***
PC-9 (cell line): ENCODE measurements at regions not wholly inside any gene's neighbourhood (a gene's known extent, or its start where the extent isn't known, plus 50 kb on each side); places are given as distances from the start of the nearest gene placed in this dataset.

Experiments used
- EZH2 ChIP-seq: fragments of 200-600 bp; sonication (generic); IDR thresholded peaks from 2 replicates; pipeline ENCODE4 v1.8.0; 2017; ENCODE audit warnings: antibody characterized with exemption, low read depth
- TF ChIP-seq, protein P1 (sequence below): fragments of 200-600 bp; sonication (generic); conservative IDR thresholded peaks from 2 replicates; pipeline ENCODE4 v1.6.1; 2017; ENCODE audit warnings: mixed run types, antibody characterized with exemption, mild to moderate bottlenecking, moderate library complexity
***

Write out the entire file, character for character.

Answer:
PC-9 (cell line): ENCODE measurements at regions not wholly inside any gene's neighbourhood (a gene's known extent, or its start where the extent isn't known, plus 50 kb on each side); places are given as distances from the start of the nearest gene placed in this dataset.

Experiments used
- EZH2 ChIP-seq: fragments of 200-600 bp; sonication (generic); IDR thresholded peaks from 2 replicates; pipeline ENCODE4 v1.8.0; 2017; ENCODE audit warnings: antibody characterized with exemption, low read depth
- TF ChIP-seq, protein P1 (sequence below): fragments of 200-600 bp; sonication (generic); conservative IDR thresholded peaks from 2 replicates; pipeline ENCODE4 v1.6.1; 2017; ENCODE audit warnings: mixed run types, antibody characterized with exemption, mild to moderate bottlenecking, moderate library complexity